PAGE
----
Mitochondrion, (pl., Mitochondria)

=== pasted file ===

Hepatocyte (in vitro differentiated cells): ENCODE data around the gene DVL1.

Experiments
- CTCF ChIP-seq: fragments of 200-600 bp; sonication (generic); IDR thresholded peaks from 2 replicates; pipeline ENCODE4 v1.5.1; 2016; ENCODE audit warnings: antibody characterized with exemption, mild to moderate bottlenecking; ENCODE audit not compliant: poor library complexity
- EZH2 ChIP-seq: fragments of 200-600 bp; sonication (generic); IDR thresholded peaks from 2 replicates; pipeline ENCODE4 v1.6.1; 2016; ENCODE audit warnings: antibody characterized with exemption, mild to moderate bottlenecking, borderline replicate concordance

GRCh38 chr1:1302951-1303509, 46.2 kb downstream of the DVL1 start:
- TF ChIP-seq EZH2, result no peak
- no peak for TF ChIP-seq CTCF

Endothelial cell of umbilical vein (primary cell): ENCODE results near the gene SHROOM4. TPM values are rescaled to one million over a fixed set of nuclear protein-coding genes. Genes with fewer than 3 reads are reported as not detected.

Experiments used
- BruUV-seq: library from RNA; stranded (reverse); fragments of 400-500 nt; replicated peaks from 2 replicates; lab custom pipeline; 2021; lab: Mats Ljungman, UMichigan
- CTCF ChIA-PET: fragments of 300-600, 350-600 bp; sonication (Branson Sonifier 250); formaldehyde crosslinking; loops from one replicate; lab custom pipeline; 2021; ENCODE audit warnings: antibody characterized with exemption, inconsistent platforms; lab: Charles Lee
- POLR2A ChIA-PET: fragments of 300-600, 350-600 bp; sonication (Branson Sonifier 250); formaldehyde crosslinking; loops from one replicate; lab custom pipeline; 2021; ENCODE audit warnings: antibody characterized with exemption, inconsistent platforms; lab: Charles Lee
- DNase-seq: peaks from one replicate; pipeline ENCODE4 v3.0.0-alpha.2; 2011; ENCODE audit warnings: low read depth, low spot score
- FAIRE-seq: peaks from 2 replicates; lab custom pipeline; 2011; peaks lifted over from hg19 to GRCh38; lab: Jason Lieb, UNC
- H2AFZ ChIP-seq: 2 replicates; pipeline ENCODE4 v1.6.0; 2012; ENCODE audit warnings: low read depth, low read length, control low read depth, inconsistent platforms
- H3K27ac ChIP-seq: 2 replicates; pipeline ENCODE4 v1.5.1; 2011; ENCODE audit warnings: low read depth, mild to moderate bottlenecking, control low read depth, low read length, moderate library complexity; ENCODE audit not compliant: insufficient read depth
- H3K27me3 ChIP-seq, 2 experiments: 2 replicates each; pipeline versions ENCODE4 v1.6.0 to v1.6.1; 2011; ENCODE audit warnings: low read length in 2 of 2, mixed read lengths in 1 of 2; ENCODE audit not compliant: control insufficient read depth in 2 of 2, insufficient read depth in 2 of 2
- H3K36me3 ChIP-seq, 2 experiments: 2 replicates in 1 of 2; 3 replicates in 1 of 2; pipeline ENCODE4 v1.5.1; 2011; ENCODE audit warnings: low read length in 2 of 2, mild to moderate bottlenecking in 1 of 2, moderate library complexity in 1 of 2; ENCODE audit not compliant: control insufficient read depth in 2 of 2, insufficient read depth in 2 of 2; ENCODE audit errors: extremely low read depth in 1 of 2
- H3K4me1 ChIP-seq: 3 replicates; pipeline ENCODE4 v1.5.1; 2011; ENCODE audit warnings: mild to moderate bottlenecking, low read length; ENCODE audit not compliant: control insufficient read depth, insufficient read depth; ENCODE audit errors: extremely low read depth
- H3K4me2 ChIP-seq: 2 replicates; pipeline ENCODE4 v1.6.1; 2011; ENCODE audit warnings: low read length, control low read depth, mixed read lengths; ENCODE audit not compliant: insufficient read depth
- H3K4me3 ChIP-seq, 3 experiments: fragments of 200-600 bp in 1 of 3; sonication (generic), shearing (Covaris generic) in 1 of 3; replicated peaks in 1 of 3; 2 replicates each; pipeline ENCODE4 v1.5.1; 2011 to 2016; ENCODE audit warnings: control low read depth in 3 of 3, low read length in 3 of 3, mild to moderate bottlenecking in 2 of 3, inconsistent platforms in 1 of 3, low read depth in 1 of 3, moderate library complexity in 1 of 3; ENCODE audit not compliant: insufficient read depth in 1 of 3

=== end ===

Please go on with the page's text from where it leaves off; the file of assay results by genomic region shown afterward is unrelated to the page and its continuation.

An organelle that occurs in the cytoplasm of all eukaryotes, capable of self-replicating. Each mitochondrion is surrounded by a double membrane. The inner membrane is highly invaginated, with projections called cristae that are tubular or lamellar. Mitochrondria are the sites of oxidative phosphorylation which result in the formation of ATP. Mitochondria contain distinctive ribosomes, transfer RNAs, and aminoacyl-tRNA synthetases. Mitochondria depend upon genes within the nucleus of the cells they inhabit for many essential mRNAs. Proteins translated from mRNAs in the cytoplasm are imported into the mitochondrion. Mitochondria are thought to be endosymbionts derived from aerobic bacteria that associated with primitive eukaryotes and have their own circular DNA molecules. The genetic code of mitochondria differs slightly from the universal genetic code. Mitochondria are transferred primarily through the egg, and thus maternally inherited.